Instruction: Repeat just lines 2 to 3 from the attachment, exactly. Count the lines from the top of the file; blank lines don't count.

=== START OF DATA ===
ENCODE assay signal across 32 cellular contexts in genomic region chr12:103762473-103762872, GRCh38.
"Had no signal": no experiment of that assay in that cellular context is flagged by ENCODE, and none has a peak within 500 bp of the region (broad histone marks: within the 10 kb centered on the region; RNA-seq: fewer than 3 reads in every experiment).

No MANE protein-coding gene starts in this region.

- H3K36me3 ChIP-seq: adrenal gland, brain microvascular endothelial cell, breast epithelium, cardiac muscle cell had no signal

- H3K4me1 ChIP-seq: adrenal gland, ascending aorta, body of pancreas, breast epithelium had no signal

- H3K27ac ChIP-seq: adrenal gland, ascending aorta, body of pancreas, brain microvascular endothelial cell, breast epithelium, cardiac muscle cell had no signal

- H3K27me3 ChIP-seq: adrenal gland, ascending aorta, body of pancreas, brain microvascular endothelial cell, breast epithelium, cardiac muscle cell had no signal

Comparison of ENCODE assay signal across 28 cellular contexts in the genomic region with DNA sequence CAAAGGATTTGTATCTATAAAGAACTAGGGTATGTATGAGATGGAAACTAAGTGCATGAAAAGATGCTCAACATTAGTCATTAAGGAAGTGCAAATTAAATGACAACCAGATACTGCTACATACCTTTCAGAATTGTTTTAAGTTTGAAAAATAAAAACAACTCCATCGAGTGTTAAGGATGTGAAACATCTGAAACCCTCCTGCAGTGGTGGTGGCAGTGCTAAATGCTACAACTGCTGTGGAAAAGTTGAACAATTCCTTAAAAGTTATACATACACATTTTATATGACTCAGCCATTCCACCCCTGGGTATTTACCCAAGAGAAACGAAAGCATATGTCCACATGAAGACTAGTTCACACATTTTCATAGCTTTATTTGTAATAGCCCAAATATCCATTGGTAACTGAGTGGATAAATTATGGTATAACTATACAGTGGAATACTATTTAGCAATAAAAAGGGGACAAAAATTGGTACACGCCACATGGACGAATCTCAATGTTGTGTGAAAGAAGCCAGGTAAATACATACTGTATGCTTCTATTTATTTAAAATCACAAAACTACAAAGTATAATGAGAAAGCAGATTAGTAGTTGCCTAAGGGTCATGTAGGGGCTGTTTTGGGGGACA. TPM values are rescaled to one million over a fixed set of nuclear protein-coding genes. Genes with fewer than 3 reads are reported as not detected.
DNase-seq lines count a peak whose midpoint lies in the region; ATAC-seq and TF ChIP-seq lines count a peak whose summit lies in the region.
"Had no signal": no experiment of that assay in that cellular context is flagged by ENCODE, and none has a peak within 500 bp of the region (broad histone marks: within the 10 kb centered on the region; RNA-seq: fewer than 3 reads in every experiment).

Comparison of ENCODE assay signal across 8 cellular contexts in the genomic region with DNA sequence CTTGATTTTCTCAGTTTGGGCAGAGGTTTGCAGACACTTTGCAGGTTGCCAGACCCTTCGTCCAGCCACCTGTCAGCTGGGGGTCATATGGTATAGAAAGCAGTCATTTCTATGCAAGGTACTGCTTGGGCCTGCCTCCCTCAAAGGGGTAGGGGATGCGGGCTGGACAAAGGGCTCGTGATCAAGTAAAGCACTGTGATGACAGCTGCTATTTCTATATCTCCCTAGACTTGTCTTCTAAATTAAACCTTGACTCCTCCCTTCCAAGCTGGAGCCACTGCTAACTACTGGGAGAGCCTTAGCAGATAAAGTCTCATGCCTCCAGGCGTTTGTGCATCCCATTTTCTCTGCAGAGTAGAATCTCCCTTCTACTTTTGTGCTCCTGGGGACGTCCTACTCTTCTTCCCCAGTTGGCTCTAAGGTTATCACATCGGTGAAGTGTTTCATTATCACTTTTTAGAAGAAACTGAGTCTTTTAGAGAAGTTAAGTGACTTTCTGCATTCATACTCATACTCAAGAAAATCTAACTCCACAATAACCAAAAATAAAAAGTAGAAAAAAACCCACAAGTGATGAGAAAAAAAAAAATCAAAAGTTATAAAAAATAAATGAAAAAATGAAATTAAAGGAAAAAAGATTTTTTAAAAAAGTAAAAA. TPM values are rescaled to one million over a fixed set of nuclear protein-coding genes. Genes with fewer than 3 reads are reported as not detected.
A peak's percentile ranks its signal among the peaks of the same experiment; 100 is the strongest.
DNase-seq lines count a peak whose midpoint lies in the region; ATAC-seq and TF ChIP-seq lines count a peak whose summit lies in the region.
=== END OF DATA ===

"Had no signal": no experiment of that assay in that cellular context is flagged by ENCODE, and none has a peak within 500 bp of the region (broad histone marks: within the 10 kb centered on the region; RNA-seq: fewer than 3 reads in every experiment).

No MANE protein-coding gene starts in this region.